Cyber Insurance Is Good to Have but It Won't Protect a Company (or a CISO)

Cyber insurance is good to have, but it won't protect a company against a breach. Insurance should be viewed as one aspect of a more comprehensive strategy.


23 November 2015

Cyber Insurance Is Good to Have but It Won't Protect a Company (or a CISO)

I recently attended a conference for CISOs where they put their heads together to address some of their common problems. One of their big topics of discussion was cyber insurance. I was surprised to learn that a majority of these security executives are hedging their organization's data loss bets with cyber insurance policies.

Interest in this type of corporate insurance has been rising over the years, right along with the increase in serious data breaches. It's a way for companies to recoup a portion of the financial costs they sustain when sensitive data is stolen or otherwise exposed. The Target Corporation breach in 2013 really drove home the value of having cyber liability insurance. To date, Target's breach-related costs have exceeded $250 million, and the company has recovered $90 million through its insurance coverage.

While certainly helpful, cyber insurance isn't the panacea CISOs might be hoping for. Premiums are going up — sometimes by more than 30% — as are the policy conditions and exclusions. What's more, insurers are raising deductibles and setting limits on coverage. Reuters reports that premiums for retailers and health insurers are escalating more so than for other industries, largely due to the number of recent costly breaches in those business sectors.

Depending on the industry and mandated requirements for breach disclosure and notifications, the costs of a data breach can run into the tens or hundreds of millions of dollars. Reuters reports that some insurers are capping coverage at $100 million for risky customers. Thus, insurance payout may only cover a portion of the costs which often include:

  • Breach notifications to affected customers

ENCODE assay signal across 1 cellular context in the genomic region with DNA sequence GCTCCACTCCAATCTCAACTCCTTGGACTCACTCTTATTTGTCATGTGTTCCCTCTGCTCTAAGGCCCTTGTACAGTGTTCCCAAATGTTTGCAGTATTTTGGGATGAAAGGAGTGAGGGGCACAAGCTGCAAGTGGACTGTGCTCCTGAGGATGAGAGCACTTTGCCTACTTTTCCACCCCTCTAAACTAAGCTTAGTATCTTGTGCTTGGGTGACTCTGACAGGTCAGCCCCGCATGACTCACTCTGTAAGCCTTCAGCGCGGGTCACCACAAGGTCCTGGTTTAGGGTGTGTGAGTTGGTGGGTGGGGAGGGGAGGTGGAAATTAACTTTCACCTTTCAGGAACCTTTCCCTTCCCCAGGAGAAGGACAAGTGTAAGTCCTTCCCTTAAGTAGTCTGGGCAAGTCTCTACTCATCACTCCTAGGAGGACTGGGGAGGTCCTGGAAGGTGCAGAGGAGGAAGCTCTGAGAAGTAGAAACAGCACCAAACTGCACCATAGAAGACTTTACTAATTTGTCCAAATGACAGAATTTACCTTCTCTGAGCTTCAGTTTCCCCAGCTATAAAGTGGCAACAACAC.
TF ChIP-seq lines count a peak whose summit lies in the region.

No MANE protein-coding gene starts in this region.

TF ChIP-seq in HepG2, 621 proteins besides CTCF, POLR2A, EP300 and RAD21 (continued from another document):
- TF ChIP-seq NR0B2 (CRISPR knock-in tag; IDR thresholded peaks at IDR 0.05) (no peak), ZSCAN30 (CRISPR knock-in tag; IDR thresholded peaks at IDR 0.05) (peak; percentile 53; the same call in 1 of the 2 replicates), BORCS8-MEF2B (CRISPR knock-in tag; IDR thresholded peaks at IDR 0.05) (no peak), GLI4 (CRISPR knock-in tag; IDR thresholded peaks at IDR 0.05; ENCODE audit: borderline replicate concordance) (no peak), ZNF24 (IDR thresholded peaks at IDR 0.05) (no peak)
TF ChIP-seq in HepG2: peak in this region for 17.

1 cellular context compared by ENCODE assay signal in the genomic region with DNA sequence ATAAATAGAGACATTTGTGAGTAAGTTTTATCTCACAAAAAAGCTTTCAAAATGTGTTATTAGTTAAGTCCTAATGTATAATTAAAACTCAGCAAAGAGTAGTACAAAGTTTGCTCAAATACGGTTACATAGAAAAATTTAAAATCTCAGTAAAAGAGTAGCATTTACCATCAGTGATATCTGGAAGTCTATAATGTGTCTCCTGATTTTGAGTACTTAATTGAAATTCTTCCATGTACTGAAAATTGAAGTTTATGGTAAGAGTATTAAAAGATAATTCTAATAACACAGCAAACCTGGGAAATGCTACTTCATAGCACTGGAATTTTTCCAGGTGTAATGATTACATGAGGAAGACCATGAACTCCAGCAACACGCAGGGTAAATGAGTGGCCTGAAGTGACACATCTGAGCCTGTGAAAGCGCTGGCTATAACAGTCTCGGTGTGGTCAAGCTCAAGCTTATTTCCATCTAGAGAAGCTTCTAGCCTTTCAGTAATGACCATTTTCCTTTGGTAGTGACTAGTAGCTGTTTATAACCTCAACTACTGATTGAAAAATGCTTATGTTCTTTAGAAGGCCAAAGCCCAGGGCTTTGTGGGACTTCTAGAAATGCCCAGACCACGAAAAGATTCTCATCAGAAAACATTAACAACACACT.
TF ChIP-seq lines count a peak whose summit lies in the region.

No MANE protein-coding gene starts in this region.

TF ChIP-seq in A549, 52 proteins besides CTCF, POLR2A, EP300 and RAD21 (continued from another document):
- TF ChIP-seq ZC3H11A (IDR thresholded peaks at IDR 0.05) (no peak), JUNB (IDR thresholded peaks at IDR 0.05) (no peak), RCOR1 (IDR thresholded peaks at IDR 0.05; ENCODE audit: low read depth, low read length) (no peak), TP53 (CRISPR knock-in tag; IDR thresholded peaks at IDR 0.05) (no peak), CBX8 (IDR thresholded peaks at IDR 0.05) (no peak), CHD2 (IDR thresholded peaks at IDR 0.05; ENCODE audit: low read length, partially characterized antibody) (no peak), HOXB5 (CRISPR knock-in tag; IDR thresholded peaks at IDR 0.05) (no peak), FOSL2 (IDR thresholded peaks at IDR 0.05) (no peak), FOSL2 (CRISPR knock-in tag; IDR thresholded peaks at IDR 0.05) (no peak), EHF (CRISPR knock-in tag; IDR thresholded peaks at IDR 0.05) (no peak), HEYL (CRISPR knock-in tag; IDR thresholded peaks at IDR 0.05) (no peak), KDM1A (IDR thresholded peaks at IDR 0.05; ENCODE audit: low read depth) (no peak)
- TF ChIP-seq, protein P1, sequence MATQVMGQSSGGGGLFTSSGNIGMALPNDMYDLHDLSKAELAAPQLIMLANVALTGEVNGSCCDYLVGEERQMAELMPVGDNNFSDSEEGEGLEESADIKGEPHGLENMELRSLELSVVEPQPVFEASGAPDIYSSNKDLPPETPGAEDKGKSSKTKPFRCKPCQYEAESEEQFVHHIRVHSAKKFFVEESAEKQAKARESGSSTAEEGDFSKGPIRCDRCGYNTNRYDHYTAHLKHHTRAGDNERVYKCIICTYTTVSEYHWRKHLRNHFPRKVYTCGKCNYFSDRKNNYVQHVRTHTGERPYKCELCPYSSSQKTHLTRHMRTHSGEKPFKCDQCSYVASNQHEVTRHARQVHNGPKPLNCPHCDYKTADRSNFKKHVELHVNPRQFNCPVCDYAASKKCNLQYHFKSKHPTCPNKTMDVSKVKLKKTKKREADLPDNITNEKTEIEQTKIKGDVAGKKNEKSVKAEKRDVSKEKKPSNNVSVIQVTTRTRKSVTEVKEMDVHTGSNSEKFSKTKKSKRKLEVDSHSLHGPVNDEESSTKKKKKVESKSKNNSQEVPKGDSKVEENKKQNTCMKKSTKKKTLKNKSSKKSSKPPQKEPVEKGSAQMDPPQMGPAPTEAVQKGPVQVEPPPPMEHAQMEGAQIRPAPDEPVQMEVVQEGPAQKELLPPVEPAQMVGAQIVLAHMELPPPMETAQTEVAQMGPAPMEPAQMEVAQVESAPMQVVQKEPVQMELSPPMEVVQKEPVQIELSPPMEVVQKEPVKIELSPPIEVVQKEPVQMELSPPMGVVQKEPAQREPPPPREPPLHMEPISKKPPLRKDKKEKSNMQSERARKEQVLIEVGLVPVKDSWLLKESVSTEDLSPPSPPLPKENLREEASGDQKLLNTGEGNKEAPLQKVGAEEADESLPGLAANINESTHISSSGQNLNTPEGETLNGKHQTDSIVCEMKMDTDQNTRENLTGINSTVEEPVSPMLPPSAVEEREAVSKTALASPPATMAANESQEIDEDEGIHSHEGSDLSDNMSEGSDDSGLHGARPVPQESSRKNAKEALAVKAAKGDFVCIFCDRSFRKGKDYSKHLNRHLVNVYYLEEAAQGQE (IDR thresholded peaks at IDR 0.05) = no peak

• Voluntary or mandatory credit monitoring services
  • PR and communications services
  • Forensic investigations
  • Lawsuits
  • IT remediation
  • Fines and other penalties
  • Brand and reputation damage
  • Loss of business
  • Loss in market capitalization

This is not to say that cyber liability insurance doesn't have a place in the corporate quiver; it does. However, insurance should be viewed as only one aspect of a more comprehensive strategy to protect the organization against a breach. Insurance can't protect against brand damage and loss of customer trust, which can last for years, and it can't save a CISO's job if a major breach does occur.

A legal hedge against a data breach is not the best way to go. Companies need to take the time to implement the proper defenses to prevent a breach in the first place, or at least limit the effects of it. This is best accomplished the tried and true way: identify the critical data assets, restrict access to them, apply a layered defense approach, monitor the data assets for unwanted access or activity, and respond promptly when something looks suspicious. No insurance policy in the world can do that.



Daren Glenister

Daren Glenister

Daren Glenister is the Field CTO for Intralinks. In his role, he acts as a customer advocate, working with enterprise organizations to evangelize data collaboration solutions and translate customer business challenges into product requirements, helping to steer Intralinks’ product road map and the evolving secure collaboration market. Daren brings over 20 years of industry experience and leadership in security, compliance, secure collaboration and enterprise software having worked with many of the Fortune 1000 companies helping to turn business challenges into real world solutions.